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    ABSTRACT: Maintenance of the glomerular filtration barrier with its fenestrated endothelium, the glomerular basement membrane and the podocytes as outer layer, is a major prerequisite for proper renal function. Tight regulation of the balance between plasticity and rigidity of the podocytes' architecture is required to prevent the onset of glomerular disease, mainly proteinuria. The underlying cellular signaling pathways that regulate the organization of the podocytes' cytoskeleton are still a matter of controversial debate. In this study we investigated the role of the NF-κB signaling pathway on podocyte cytoskeletal dynamics. As previously published, genetic inhibition of the NF-κB essential modulator (NEMO) in podocytes does not affect glomerular function under physiological, non-stressed conditions nor does it alter the initial podocyte response in an experimental glomerulonephritis (NTN)-model. Quite the contrary, podocyte-specific NEMO null mice recovered significantly faster and did not develop glomerulosclerosis and end-stage renale failure over time. Here, we show that cytoskeletal rearrangements and increased podocyte motility following stimulation with IL-1, TNFα or LPS depend on NEMO. NEMO also regulates the phosphorylation of the MAP kinase ERK1/2 and suppresses the activation of RhoA following stimulation with IL-1. The migratory response and altered ERK1/2 phosphorylation is independent of NF-κB signaling as demonstrated by expression of a mutant IκB resistant to phosphorylation and degradation. In conclusion, signaling through NEMO might not only be involved in the production of NF-κB pro-inflammatory chemokines but also regulates podocyte dynamics independent of NF-κB, most likely through small GTPases and MAP kinases. Copyright © 2015, American Journal of Physiology - Renal Physiology.
    AJP Renal Physiology 08/2015; DOI:10.1152/ajprenal.00059.2015
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    ABSTRACT: In contrast to the negative feedback of angiotensin II (Ang II) on juxtaglomerular (JG) renin, Ang II stimulates renin in the principal cells of the collecting duct (CD) in rats and mice via Ang II type 1 (AT1R) receptor, independently of blood pressure. In vitro data indicate that CD renin is augmented by AT1R activation through PKC, but the exact mechanisms are unknown. We hypothesize that Ang II stimulates CD renin synthesis through AT1R via PKC and the subsequent activation of cAMP/PKA/CREB pathway. In M-1 cells, Ang II increased cAMP, renin mRNA (3.5 fold), prorenin and renin proteins, as well as renin activity in culture media (2 fold). These effects were prevented by PKC inhibition with calphostin C, PKC-alpha dominant negative and by PKA inhibition. Forskolin-induced increases in cAMP and renin expression were prevented by calphostin C. PKC inhibition and Ca2+ depletion impaired Ang II-mediated CREB phosphorylation and upregulation of renin. Adenylate cyclase 6 (AC) siRNA remarkably attenuated the Ang II-dependent upregulation of renin mRNA. Physiological activation of AC with vasopressin increased renin expression in M-1 cells. The results suggest that the Ang II-dependent upregulation of renin in the CD depends on PKCα, which allows the augmentation of cAMP production and activation of PKA/CREB pathway via AC6. This study defines the intracellular signaling pathway involved in the Ang II-mediated stimulation of renin in the CD. This is a novel mechanism responsible for the regulation of local RAS in the distal nephron. Copyright © 2015, American Journal of Physiology - Renal Physiology.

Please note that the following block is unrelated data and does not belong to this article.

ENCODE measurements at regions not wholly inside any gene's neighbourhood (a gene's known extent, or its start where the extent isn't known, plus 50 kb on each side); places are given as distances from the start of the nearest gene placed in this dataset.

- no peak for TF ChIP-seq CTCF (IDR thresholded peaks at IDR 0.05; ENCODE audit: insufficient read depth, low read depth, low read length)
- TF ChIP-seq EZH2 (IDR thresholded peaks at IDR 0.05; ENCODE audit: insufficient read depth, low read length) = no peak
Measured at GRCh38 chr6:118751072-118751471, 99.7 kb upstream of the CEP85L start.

AJP Renal Physiology 08/2015; DOI:10.1152/ajprenal.00155.2015
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    ABSTRACT: This study describes fiber-type adaptations in hind-limb muscles, the interaction of the sex and the role of hypoxia on this response in 12 wk 5/6 nephrectomized rats (Nx). Contractile, metabolic and morphological features of muscle fiber-types were assessed in the slow-twitch soleus and the fast-twitch tibialis cranialis muscles of Nx rats, and compared with sham-operated controls. Rats of both sexes were considered in both groups. A slow-to-fast fiber-type transformation occurred in the tibialis cranialis of Nx rats, particularly in males. This adaptation was accomplished by impaired oxidative capacity and capillarity, increased glycolytic capacity and no changes in size and nuclear density of muscle fiber-types. An oxidative-to-glycolytic metabolic transformation was also found in the soleus muscle of Nx rats. However, a modest fast-to-slow fiber-type transformation, fiber hypertrophy and nuclear proliferation were observed in soleus muscle fibers of male, but not of female, Nx rats. Serum testosterone levels decreased by 50% in male but not in female Nx rats. Hypoxia-inducible factor-1α protein level decreased by 42% in the tibialis cranialis muscle of male Nx rats. These data demonstrate that 12 wk of Nx induces a muscle-specific adaptive response in which myofibers do not change (or enlarge minimally) in size and nuclear density, but acquire markedly different contractile and metabolic characteristics, which are accompanied by capillary rarefaction. Muscle function and sex play relevant roles in these adaptations. Copyright © 2015, American Journal of Physiology - Renal Physiology.
    AJP Renal Physiology 08/2015; DOI:10.1152/ajprenal.00195.2015